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Spirit of enterprise in Ireland’s burgeoning whiskey industry

More than 40 distilleries in Ireland now account for annual export sales totalling more than €1 billion

The growth of Irish whiskey on export markets in recent years has been little short of remarkable. “Ireland is simultaneously the oldest and youngest distilling nation in the world,” says James Doherty, chair of the Irish Whiskey Association (IWA). “It’s a great industry but it’s relatively young. Thirty years ago, there were only three distilleries on the island of Ireland, now there are over 40 dotted around the island. In 2022, the industry achieved export sales of over €1 billion for the first time.”

Part of Ibec’s Drinks Ireland division, the IWA is the all-island representative body working to promote, protect and represent Irish whiskey in Ireland and globally.

Doherty set up Sliabh Liag Distillers in Donegal in 2014 having spent several years working in the global drinks industry. Built on a family heritage of distilling, Sliabh Liag produces the Silkie range of whiskeys as well as Dulaman Irish Maritime gin and Assaranca vodka.

“Our business is based on creating opportunity by reclaiming the distilling heritage of Donegal,” Doherty explains. “How we go about that is by celebrating all things Donegal – place, people and culture. It’s about building an international drinks business in Donegal. Today, we have a footprint in 40 countries, in 45 states in the US and all 10 provinces of Canada. Our sales have doubled every year for the past three years. Like other distilleries around the country we are creating local jobs and acting as a catalyst for the local economy. We are also helping to build tourism and are contributing to the experience economy around the country. That’s very important to us.”


Export success is hard won and needs to be protected. “The route to market is challenging,” he points out. “Making the product is quite straightforward, but success internationally means finding distributors in markets, working with them, testing and learning, failing quickly, learning quickly and responding to that.”

One of the problems for any successful drinks category is copycat products. That makes geographic indication (GI) extremely important for Irish whiskey – without it, anyone can manufacture a whiskey and call it Irish and nothing can be done about it.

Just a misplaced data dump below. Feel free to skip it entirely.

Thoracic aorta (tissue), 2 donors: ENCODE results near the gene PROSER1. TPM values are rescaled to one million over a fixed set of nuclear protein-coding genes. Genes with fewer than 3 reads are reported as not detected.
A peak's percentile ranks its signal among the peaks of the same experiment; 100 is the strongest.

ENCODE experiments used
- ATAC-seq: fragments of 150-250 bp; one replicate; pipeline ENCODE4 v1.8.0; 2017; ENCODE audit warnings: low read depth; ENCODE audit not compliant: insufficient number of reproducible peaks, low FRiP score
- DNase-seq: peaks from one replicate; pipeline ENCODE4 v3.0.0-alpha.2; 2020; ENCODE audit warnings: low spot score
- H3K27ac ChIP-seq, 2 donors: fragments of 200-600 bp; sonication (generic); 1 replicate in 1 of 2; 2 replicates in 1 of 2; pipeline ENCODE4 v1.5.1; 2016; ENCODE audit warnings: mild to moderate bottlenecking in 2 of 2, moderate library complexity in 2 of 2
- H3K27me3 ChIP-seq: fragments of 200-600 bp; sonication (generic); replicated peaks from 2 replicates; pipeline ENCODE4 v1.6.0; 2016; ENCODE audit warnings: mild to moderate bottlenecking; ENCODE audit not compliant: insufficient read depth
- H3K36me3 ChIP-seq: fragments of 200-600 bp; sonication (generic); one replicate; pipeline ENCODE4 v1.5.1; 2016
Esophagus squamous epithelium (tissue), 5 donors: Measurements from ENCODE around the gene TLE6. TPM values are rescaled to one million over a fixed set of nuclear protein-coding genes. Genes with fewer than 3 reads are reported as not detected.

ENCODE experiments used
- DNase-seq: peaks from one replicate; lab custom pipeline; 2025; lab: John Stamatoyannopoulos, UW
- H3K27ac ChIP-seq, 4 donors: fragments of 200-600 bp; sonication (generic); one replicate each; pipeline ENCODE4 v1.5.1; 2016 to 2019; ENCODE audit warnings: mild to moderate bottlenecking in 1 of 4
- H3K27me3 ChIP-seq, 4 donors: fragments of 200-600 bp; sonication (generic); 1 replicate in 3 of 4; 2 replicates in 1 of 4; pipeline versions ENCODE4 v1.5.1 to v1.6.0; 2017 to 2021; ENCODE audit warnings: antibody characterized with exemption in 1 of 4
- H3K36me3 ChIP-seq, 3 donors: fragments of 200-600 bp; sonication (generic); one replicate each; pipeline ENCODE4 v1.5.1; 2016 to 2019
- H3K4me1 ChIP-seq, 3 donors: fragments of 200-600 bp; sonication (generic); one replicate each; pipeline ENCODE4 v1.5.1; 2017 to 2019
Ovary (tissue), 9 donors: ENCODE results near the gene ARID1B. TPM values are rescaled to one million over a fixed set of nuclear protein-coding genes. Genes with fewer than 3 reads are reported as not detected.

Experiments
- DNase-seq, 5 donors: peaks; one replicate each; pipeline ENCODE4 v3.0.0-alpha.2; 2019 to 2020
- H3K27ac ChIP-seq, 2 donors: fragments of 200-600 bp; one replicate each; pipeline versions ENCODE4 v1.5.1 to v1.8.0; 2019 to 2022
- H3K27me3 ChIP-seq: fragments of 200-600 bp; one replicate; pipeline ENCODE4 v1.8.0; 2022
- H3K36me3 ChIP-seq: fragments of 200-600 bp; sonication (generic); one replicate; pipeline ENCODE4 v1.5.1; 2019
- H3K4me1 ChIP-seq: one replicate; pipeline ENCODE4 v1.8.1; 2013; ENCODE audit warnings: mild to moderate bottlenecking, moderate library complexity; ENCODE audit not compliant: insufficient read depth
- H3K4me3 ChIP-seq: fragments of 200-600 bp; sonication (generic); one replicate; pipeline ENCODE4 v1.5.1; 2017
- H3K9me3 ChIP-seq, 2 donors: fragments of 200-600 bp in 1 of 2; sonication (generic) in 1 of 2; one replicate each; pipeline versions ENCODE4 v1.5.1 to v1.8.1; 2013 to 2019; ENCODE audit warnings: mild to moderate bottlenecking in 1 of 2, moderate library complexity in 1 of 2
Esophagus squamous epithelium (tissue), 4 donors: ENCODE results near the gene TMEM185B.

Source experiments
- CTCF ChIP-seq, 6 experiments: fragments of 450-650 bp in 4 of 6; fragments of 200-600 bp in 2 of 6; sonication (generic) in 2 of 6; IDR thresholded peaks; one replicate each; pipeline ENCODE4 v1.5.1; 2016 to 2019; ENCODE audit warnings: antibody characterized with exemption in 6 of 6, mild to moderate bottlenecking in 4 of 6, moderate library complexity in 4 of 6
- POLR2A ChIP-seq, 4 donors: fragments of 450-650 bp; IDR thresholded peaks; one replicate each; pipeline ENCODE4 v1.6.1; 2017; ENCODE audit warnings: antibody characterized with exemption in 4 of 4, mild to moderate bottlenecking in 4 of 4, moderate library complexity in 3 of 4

The IWA is working in markets around the world to achieve recognition for the Irish whiskey GI and has been very successful. “It’s all about making sure consumers know what they are getting is genuinely Irish whiskey. We don’t want the category to be devalued by low-quality products or consumers to be fooled.”

He describes the biodiversity crisis as a time bomb which must be addressed now

That protection is doubly important due to Irish whiskey’s journey from premiumisation to the luxury end of the market. The new crop of distillers has been building brands which command premium prices and are now moving into the luxury end of the market occupied by some of the world’s most famous brands.

“The consumer is much more taste led and a lot more discerning and sophisticated now,” Doherty says. “You will probably see a reduction in consumption levels but an increase in value. We are seeing more innovation and the brands with a taste-led approach are the ones doing better.”

Sustainability is a key issue for the industry and last year the IWA produced its Sustainable Together roadmap to help focus the sector on the sustainability agenda and encourage members to prepare sustainability plans and to collaborate to make progress.

“No business model should leave the world in a worse condition than when it started out,” Doherty says. “The industry is committed to reducing the carbon footprint of distilling. For example, the new Ahascragh Distillery in Ballinasloe will be carbon neutral. It is the first distillery not to use steam, it’s really fascinating. And IDL will be carbon neutral in a few years’ time. At Sliabh Liag we are doing everything we can to reduce carbon. We are looking at using an anaerobic digester to create energy from waste. The industry understands it is a high-energy sector and needs to ensure it is mitigating that in every way it can. We will see bottles getting lighter and we are looking at bottles made of 50 per cent recycled glass.”

He describes the biodiversity crisis as a time bomb which must be addressed now. “We have planted acres of hedgerows. We have to leave the world in a better place than we found it.”

He believes the collaborative nature of the industry will help it succeed in its sustainability and growth objectives. “There is a massive amount of knowledge sharing and support between the companies in the industry. There are lots of new premium brands coming in and we want them to succeed. It is the most collegiate industry I have ever worked in. Everyone works together and the level of mutual support is remarkable.”